Signaling silence: Affective and cognitive responses to risks of online activism about corruption in an authoritarian context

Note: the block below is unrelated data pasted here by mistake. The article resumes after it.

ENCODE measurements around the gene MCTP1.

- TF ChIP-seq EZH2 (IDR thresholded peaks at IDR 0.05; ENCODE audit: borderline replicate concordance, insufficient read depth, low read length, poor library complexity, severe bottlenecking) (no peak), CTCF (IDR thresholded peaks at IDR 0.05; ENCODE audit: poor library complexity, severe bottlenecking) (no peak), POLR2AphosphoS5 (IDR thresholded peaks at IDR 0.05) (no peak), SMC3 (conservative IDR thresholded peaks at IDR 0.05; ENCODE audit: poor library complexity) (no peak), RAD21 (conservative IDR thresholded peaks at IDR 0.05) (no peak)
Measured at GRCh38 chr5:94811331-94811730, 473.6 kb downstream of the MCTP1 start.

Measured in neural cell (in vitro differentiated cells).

Networked authoritarian governments’ use of digital repression creates uncertainty and amplifies risk signals for ordinary citizens using social media for political expression. Employing theoretical frameworks from the risk and decision-making literature, we experimentally examine how citizens perceive and respond to the risks of low-effort forms of online activism in an authoritarian context. Our online field experiment demonstrates that emotional responses to the regime’s risk signals about online activism drive decision-making about contentious online political expression as compared with cognitive appraisal of risk. Moreover, the relationship between anticipatory emotions and contentious online political expression varies significantly depending on individuals’ involvement with the controversial topic of expression. We discuss the importance of emotions and citizen risk judgments for understanding online activism within networked authoritarian contexts.